Urie Bronfenbrenner is frequently quoted for his idea that “every kid
needs at least one adult who is crazy about him.” In this extract he
develops the idea in a classic piece of writing well worth close reading
by all who have anything to do with kids.
In order to develop – intellectuaIly, emotionally, socially, and morally – a child requires participation in progressively more complex reciprocal activity, on a regular basis over an extended period in the child's life, with one or more persons with whom the child develops a strong, mutual, irrational, emotional attachment and who is committed to the child's well-being and development, preferably for life.
The establishment of patterns of progressive interpersonal interaction under conditions of strong mutual attachment enhances the young child's responsiveness to other features of the immediate physical, social, and – in due course – symbolic environment that invite exploration, manipulation, elaboration and imagination. Such activities, in turn, also accelerate the child's psychological growth.
The establishment and maintenance of patterns of progressively more complex interaction and emotional attachment between caregiver and child depend in substantial degree on the availability and involvement of another adult, a third party who assists, encourages, spells off, gives status to, and expresses admiration and affection for the person caring for and engaging in joint activity with the child.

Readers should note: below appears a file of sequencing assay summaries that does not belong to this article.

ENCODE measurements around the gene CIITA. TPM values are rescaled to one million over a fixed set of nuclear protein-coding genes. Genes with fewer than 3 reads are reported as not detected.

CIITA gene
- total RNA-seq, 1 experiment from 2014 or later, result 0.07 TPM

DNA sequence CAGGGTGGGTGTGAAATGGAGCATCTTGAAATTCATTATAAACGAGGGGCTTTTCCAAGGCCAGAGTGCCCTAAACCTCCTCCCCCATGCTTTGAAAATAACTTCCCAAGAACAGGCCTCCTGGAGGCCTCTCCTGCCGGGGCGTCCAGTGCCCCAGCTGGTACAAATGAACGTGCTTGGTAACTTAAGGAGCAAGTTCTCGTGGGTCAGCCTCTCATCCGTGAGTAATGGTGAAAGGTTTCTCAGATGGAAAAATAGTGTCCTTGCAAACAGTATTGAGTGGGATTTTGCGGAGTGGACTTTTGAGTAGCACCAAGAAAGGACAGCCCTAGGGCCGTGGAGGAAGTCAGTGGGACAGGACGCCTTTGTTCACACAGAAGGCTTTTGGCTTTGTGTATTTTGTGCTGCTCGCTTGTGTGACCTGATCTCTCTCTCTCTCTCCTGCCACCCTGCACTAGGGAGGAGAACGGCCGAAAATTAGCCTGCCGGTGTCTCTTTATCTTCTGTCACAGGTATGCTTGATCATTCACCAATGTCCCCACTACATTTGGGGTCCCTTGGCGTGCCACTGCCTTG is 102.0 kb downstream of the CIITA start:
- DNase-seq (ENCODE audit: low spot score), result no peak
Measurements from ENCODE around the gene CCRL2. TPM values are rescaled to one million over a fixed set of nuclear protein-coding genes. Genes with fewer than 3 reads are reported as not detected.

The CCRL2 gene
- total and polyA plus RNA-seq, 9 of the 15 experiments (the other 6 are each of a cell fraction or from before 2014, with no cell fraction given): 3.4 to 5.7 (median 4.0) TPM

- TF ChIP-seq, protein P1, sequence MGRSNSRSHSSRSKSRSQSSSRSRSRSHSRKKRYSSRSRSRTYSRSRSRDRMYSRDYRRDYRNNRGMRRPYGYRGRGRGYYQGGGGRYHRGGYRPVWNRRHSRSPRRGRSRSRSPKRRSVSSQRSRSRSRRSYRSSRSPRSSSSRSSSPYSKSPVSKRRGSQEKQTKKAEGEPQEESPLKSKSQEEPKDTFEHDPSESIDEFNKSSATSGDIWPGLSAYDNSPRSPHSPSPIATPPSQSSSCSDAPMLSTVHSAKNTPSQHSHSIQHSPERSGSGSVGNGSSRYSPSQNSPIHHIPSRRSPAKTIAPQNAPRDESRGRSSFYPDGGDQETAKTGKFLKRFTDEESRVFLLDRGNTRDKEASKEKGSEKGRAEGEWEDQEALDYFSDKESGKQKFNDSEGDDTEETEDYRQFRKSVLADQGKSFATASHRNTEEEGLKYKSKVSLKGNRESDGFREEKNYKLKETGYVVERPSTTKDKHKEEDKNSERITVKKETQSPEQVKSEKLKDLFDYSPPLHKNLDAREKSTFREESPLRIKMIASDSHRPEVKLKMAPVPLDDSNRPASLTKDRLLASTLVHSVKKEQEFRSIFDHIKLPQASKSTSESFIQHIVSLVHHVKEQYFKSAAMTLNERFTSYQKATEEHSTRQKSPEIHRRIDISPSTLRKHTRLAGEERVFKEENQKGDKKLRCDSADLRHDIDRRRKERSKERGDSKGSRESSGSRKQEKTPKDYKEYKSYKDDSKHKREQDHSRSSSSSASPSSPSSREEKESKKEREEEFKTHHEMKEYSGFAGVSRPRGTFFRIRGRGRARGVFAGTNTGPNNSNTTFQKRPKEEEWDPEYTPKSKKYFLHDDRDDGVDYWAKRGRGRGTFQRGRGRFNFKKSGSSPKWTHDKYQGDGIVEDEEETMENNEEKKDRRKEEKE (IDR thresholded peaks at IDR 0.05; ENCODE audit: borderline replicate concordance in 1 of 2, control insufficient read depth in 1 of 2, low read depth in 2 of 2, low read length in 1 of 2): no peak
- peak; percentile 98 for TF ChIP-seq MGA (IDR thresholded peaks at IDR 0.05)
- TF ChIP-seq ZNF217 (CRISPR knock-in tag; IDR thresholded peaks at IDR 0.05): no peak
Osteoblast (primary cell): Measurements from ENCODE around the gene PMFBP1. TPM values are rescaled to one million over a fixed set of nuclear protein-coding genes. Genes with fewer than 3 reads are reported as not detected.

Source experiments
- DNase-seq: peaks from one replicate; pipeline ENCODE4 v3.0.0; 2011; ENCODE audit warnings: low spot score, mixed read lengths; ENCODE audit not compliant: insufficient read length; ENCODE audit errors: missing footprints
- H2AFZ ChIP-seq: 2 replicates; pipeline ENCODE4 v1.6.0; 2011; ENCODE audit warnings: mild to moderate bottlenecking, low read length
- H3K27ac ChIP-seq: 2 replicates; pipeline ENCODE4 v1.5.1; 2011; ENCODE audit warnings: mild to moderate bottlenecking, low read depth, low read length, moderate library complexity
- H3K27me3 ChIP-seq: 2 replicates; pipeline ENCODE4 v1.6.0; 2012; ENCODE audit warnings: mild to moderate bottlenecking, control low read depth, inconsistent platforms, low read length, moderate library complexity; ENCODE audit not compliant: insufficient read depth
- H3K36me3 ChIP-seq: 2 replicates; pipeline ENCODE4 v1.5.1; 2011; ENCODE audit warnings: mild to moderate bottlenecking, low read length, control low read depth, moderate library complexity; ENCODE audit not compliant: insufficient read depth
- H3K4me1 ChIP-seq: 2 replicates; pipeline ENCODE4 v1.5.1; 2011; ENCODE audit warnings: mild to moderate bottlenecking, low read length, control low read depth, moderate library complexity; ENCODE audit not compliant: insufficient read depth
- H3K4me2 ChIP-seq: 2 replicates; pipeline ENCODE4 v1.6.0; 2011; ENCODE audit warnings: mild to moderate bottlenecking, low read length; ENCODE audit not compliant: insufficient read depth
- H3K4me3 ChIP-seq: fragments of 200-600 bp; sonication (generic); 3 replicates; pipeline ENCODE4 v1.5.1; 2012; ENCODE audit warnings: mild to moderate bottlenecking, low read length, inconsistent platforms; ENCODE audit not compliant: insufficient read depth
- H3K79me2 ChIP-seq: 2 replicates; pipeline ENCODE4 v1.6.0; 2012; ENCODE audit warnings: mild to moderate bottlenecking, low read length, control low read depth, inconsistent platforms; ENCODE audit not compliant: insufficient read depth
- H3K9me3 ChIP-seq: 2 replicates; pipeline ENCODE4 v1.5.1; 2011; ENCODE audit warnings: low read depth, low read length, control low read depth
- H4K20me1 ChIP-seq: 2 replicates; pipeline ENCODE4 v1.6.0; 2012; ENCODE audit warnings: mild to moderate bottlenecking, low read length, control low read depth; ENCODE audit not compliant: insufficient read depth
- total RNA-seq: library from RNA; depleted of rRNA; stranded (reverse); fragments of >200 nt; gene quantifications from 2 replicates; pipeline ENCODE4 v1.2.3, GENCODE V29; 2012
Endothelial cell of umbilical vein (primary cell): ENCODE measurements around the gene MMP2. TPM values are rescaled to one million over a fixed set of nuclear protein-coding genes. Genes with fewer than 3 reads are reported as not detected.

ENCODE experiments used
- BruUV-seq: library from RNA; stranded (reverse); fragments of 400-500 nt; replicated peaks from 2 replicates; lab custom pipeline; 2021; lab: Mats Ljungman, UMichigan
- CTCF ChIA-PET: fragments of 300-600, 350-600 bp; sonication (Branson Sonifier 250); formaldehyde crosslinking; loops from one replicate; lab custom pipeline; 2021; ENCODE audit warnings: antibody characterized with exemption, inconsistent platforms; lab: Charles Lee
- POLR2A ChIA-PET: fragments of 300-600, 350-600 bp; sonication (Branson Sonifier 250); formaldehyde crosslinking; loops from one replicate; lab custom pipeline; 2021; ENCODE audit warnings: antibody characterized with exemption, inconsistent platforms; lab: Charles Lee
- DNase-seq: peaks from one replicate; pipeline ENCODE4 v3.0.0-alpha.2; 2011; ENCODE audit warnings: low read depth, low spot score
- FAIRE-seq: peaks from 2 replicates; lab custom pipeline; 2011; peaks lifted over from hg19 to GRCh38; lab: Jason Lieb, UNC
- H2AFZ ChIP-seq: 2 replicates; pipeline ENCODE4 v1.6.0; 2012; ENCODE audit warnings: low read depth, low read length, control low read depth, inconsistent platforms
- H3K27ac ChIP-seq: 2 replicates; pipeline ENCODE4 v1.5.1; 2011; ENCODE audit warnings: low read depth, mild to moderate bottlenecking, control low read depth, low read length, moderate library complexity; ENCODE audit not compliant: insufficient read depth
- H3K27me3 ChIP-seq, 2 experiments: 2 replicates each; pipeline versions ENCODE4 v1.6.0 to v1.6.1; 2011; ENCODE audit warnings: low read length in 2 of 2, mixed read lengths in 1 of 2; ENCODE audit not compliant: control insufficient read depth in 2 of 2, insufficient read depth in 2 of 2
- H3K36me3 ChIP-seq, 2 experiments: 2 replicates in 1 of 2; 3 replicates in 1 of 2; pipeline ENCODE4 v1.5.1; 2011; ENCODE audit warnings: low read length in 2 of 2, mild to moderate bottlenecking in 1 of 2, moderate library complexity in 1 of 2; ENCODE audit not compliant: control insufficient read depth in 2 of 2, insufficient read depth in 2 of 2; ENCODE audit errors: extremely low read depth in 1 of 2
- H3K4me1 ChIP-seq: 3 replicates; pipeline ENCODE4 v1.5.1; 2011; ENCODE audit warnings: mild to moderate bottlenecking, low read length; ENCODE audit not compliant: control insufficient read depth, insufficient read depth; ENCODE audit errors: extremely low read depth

The effective functioning of child-rearing processes in the family and other child settings requires establishing ongoing patterns of exchange of information, two-way communication, mutual accommodation, and mutual trust between the principal settings in which children and their parents live their lives. These settings are the home, child-care programs, the school, and the parents' place of work.
The effective functioning of child-rearing processes in the family and other child settings requires public policies and practices that provide place, time, stability, status, recognition, belief systems, customs, and actions in support of child-rearing activities not only on the part of parents, caregivers, teachers, and other professional personnel, but also relatives, friends, neighbors, co-workers, communities, and the major economic, social, and political institutions of the entire society.
Bronfenbrenner notes: "I am sometimes asked up to what age do these principles apply. The answer is debatable, but I would say anytime up to the age of, say, 99."
Bronfenbrenner, U. (1990) Discovering What Families Do, in
Rebuilding the Nest:
A New Commitment to the American Family. Family Service America, 1990.